Can you spot the bots hiding in rotating residential proxies?
By Stacey Mugridge / 31st Aug 2021
On the countdown to a new release, every second counts to snap up those limited-edition new kicks or sought-after concert tickets. Online attackers know that when deploying bots to gain a competitive advantage, without masking their activity it’s a matter of time before their activity is blocked by the target eCommerce platform.
Industries are becoming more and more alert to bots and their ever-increasing sophistication. In a constant game of cat and mouse, threat actors in turn become savvier to the traditional defenses businesses might set up to try to block automated activity. Hustlers will hustle, infuriating but true.
How do bots go undetected for so long?
In the cybersecurity world, it’s common knowledge that threat actors rely heavily on datacenter proxies to mask their own IP and keep their anonymity when partaking in illegal and fraudulent activity. However, given that it’s easy to identify a datacenter by their autonomous system number (ASN), it’s fair to say most security solutions would have little difficulty blocking the datacenter from a targeted website, if malicious activity was suspected.
This has given rise to a new approach of masking bot activity – through rotating residential proxies (RRP).
What is a rotating residential proxy?
A residential proxy network allows for the proxying of network traffic through home internet connections. Allocating genuine residential IPs gives users anonymity within a sea of traffic that is usually deemed less suspicious.
Bot operators get their hands on residential IPs via various means:
- Individuals sell on their unused bandwidth to a proxy provider
- Some mobile apps are monetized by using up the device’s IP address instead of showing ads, feeding residential proxy networks
- ISPs rent out unused bandwidth and IPs to proxy servers
Bots are like the internet’s worst houseguests, and rotating residential proxies helps them to look right at home within the target platform’s web traffic. Combining the use of bots with the use of a rotating residential proxy allows the illicit activity to blend in amongst genuine customer activity. Enlisting an RRP essentially guarantees the threat actor that the bots deployed will be able to carry out requests at speed, with a much higher likelihood that they will operate without challenge by client-side security measures.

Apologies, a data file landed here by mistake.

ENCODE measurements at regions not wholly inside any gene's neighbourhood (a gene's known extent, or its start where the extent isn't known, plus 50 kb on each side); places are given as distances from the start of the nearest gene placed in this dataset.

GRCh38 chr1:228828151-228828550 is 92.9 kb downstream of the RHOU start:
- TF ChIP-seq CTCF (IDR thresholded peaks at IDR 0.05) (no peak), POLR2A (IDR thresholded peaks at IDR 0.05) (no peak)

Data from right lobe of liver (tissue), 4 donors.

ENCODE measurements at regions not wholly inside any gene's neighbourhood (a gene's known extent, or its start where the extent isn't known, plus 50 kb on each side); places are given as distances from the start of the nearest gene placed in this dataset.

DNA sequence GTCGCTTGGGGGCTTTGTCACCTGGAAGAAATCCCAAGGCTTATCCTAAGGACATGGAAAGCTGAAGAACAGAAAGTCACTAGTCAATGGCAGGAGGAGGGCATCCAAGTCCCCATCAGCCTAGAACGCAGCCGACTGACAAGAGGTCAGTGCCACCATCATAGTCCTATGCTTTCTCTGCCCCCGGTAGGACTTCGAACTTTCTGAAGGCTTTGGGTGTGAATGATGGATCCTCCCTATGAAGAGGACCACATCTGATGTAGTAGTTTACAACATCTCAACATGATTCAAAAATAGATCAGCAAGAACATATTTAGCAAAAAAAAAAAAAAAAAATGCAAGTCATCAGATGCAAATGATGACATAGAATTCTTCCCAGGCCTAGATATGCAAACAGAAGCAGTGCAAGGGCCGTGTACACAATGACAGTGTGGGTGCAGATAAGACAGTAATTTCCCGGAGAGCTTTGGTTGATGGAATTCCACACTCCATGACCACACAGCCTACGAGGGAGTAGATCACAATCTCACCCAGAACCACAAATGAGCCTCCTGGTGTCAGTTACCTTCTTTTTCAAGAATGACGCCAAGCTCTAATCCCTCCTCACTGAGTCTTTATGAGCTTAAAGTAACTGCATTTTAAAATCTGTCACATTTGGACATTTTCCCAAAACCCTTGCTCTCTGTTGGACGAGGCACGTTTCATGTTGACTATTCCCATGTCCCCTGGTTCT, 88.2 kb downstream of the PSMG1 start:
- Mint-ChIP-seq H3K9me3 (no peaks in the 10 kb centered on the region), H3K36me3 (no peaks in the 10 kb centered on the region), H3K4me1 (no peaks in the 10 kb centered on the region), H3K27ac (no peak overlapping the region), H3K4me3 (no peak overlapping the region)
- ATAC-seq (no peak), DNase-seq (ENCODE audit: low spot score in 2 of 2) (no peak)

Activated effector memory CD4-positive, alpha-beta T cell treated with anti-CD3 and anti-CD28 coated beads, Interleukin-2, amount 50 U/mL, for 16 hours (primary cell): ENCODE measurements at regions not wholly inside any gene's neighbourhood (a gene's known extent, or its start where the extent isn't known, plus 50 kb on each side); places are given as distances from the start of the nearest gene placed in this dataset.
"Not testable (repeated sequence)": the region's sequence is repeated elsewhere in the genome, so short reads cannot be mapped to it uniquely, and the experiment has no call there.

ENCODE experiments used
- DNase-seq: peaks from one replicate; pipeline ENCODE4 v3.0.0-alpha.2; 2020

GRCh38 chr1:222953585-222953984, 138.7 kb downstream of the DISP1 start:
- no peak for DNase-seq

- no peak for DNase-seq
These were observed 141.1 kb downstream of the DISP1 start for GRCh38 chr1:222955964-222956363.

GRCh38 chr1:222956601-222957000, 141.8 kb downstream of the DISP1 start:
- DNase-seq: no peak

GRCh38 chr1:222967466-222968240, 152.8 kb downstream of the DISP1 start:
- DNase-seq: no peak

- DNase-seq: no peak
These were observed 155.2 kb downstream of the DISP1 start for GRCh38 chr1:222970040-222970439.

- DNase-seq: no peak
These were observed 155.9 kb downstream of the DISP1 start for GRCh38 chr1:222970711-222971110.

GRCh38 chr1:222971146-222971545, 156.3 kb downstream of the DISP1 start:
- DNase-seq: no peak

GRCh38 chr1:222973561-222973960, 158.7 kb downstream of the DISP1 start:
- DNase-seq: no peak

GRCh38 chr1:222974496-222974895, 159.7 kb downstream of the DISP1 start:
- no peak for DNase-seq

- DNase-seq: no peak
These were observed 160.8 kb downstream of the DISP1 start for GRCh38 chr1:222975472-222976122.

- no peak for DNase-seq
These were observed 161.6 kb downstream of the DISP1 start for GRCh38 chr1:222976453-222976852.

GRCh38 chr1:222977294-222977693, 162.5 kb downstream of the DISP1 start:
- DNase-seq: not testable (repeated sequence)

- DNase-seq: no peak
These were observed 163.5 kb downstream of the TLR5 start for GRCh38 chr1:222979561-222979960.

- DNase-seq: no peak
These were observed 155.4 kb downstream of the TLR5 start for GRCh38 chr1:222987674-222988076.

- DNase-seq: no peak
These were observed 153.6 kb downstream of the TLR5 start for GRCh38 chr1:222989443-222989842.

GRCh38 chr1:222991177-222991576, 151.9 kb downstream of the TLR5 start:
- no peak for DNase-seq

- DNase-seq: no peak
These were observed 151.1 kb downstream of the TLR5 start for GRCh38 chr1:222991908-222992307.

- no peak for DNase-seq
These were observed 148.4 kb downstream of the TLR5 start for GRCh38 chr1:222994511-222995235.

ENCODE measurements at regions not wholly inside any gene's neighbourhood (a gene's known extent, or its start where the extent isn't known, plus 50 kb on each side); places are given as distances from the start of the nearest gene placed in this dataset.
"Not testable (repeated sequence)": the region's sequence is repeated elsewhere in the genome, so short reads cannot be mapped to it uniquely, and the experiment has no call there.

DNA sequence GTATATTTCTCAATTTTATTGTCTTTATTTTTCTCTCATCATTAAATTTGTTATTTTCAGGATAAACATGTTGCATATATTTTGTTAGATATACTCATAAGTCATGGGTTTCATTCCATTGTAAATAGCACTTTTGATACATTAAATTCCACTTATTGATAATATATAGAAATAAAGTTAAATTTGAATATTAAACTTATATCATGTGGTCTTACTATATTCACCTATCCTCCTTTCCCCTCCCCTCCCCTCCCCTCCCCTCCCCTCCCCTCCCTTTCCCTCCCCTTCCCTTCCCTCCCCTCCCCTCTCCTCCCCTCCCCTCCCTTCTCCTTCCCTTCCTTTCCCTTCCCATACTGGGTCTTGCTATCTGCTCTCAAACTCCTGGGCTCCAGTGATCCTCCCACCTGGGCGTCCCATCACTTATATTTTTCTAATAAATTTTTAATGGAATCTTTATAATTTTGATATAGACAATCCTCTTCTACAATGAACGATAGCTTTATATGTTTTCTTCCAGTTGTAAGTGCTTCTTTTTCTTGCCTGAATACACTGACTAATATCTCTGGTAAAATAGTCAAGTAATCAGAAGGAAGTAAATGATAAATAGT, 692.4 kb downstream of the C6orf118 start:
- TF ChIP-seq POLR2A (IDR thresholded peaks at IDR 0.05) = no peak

Why does activity being masked by rotating residential proxies go undetected?
A credential stuffing attack sends hundreds of requests per second, rotating stolen usernames and credentials using brute force to takeover legitimate customer accounts. The difference between doing this from one anonymized IP or relying on datacenter’s IP range – which is usually straightforward to identify by the fact they share the first few integers – is that, anonymized or not, this type of activity can be easily identified by most security solutions at the point of log-on.
By distributing suspicious requests amongst several IPs deemed unsuspicious in nature, the motive of attacks can be very easily concealed, as can the scale of requests involved in such an attack by being interwoven between genuine customer requests. Without being flagged as suspicious activity, unlimited requests going unchallenged can stockpile limited items, or scrape competitors to gain pricing advantages. It is common for businesses who are a target of a bot attack masked by residential proxy networks to not even know they are or have been a target.
What can retail companies do to combat attacks of this sophistication?
Netacea has identified a multi-layered approach to be the most effective way to protect any web interfacing platform. Our bot management solution has been designed to handle the level of data and complexity of analysis required to identify bots in this way. The solution works by analyzing web logs in real time and combining this with historic trends to analyze user behavior and determine the intent of traffic.